I eat a lot of one-pot meals that take less than 30 minutes of prep to fit my work schedule and my healthy diet will NEVER include bananas.
How Many Calories Should I Eat to Lose Weight?
Many diets and weight loss programs will recommend you eat 1,200 calories a day.
You will lose weight eating that amount, but the goal here is long-term success, not simply going on a diet.
Keep in mind that every body is unique, but I recommend 1,500 calories a day as a more reasonable number to aim for.
I do not count calories anymore, but when I was getting started in my weight loss, I needed a number to aim for to know what was “normal.”
An average woman needs about 2,000 calories a day to maintain her weight, so an average woman would lose about one pound a week eating 1,500 calories a day.
The frustrating thing with weight loss is it’s not an exact science and your body doesn’t always spit out real-time results.
Sometimes it takes your body some time after you start making healthy changes to show your weight loss on the scale, but don’t give up!
Every healthy choice you make matters, no matter how small.
It’s okay to pick numbers to aim for and tweak them for your body along the way.
A few notes about the way I eat:
- I eat a ton of vegetables. The more I ate them, the more I liked them. I usually plan my vegetables before I come up with my main dish. Salads aren’t my favorite, but I will eat roasted vegetables all the day long. Veggies are really filling and so low calorie. Eat more vegetables!
- I focus on protein (especially at breakfast). When I was overweight, I was convinced I would have to starve myself to lose weight. I was wrong. I was just eating the wrong kinds of food. I can eat a massive bowl of cereal for breakfast and I’ll be hungry an hour later, but two scrambled eggs (with veggies in there, of course) will keep me full all morning.
- I plan my treats to control my sugar cravings. I don’t do deprivation well. As soon as I diet tells me I can’t eat Nutty Bars (my favorite!), they become the “big red button” and it’s all I can think about. I can resist for a while, but that usually turns into a binge. Now, I am very intentional about planning my treats.
- I never miss a meal plan. If I don’t plan, I reach for junk food. So, every Wednesday, I look at the grocery sales and my Healthy Dinners Pinterest board and I come up with my weekly meal plan. Fridays, I pick up groceries (and I am head-over-heels in love with the free curbside pickup at Walmart!). Sundays, I cook our breakfasts for the week (because I am NOT a morning person so thinking and cooking do not happen before my husband leaves for work).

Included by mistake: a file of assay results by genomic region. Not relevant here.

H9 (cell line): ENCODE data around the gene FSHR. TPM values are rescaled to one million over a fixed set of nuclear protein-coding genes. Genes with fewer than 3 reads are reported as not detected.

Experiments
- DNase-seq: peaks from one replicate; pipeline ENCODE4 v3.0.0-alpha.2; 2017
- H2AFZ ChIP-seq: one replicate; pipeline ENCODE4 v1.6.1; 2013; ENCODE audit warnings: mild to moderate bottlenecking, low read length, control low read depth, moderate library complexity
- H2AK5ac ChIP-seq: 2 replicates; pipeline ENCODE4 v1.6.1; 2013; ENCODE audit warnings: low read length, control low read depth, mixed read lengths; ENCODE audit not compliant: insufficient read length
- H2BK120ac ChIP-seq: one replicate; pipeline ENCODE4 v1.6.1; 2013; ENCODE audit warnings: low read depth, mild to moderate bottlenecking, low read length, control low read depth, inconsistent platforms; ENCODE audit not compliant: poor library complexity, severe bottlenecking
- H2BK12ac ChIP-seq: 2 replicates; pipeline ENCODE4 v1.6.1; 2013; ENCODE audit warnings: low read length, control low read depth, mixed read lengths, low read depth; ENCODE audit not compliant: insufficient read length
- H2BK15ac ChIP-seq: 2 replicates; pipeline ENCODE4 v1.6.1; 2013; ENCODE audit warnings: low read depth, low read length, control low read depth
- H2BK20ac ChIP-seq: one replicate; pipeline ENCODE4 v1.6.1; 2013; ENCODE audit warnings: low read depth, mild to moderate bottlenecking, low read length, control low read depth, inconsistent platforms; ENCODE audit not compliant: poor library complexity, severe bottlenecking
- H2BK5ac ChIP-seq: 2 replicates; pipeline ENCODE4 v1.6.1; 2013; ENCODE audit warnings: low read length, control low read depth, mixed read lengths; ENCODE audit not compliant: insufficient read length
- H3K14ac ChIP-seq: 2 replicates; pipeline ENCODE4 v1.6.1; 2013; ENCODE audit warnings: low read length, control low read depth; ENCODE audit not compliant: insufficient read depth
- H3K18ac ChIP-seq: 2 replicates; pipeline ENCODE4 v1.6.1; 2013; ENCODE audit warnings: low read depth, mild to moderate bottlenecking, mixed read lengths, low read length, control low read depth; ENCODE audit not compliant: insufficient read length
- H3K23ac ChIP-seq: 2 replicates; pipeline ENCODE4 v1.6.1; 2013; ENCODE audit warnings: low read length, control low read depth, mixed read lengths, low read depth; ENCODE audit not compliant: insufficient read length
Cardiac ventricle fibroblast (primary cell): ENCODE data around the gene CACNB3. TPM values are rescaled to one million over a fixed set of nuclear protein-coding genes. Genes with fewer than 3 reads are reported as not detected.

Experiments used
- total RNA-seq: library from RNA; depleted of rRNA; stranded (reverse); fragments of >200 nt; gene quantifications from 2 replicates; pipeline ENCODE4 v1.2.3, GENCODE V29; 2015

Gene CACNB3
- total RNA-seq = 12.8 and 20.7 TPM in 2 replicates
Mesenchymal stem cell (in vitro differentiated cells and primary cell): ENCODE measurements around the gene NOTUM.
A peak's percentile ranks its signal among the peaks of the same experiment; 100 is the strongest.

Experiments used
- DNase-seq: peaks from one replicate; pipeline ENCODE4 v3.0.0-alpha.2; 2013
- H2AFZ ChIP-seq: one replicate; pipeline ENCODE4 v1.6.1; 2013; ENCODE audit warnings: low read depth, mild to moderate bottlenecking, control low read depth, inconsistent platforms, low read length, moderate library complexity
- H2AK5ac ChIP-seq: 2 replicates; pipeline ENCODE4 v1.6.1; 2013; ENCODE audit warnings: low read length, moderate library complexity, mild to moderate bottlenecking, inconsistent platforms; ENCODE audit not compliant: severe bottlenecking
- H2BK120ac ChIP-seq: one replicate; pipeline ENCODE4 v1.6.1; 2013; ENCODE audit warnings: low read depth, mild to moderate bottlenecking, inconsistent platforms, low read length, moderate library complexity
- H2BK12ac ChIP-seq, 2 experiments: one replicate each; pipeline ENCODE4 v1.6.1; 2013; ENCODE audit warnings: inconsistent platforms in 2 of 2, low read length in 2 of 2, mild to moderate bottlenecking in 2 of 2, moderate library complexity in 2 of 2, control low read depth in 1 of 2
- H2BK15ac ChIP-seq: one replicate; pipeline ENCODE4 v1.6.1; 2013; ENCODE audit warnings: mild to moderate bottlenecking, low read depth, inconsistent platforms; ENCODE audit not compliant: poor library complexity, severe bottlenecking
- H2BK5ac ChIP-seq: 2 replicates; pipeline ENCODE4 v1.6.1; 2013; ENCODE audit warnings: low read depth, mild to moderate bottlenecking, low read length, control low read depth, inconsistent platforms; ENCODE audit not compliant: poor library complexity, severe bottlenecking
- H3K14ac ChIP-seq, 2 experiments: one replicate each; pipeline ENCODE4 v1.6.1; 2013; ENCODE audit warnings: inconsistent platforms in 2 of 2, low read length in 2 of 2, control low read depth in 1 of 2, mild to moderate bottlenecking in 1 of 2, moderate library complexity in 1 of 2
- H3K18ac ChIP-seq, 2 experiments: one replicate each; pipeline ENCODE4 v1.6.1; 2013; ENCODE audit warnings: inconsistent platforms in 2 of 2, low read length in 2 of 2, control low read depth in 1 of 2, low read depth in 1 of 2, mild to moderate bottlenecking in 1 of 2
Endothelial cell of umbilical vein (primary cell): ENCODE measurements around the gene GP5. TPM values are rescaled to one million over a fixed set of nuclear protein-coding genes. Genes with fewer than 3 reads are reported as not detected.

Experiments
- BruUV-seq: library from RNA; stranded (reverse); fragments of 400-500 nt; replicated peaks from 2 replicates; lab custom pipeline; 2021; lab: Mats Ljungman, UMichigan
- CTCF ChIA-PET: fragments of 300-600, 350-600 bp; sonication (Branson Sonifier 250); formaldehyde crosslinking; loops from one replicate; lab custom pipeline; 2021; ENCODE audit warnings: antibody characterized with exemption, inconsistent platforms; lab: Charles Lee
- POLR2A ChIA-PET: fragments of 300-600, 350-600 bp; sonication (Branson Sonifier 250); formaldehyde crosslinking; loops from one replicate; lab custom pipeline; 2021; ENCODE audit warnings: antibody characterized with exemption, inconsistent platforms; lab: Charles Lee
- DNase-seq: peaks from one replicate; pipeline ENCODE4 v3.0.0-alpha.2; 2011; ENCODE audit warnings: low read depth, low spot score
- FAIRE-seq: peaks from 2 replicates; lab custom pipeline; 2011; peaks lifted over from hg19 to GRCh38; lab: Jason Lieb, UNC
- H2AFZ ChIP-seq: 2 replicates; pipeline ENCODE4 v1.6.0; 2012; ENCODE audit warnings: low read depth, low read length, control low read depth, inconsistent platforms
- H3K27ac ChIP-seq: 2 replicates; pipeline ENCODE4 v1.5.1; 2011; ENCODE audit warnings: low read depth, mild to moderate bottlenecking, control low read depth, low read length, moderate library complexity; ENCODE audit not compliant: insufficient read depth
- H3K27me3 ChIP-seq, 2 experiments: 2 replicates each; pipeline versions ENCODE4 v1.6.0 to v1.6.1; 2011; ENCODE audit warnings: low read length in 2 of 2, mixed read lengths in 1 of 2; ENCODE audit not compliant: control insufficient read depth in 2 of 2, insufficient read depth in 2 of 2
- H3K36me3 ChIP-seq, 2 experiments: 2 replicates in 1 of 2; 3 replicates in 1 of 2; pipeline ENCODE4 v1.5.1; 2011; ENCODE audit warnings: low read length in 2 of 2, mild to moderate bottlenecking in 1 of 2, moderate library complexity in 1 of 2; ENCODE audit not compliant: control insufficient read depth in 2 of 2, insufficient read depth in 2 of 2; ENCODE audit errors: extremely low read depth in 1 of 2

- I track my food every few months. It is so stinkin’ easy to unintentionally let your portion sizes grow (and grow and grow) over time. To keep your portions in check, you need to give yourself a reality check every so often. Track everything you eat for a few days. It’s kind of like a reset button for me. Here are some other tricks I use for portion control.
If you are on my email list, you know I send out a weekly meal plan every week with healthy meal ideas (usually the ones I’ve been using in my own meal plans).
You can sign up for my email list at the bottom of this post if you haven’t joined yet!
And you can also check out quite a few of my healthy weekly meal plans without being on my email list.
Inviting God Into Your Weight Loss Journey
As a Christian, honoring God with my life is my top priority, but for years, it never occurred to me that God could be a part of my weight loss journey, too.
When I invited Him into my weight loss journey, it changed everything for me.
It gave me hope in my discouragement and motivated to keep going when I felt like giving up.
It reminded my that, yes, I needed to work on changing a lot of my bad habits, but it didn’t all rest on my shoulders, either.
Learning to :
It all helped me to make God the center of my weight loss journey.
If you are trying to do the same in your life, I highly encourage you to check out my ebook, Less of Me – A 30-Day Weight Loss Devotional.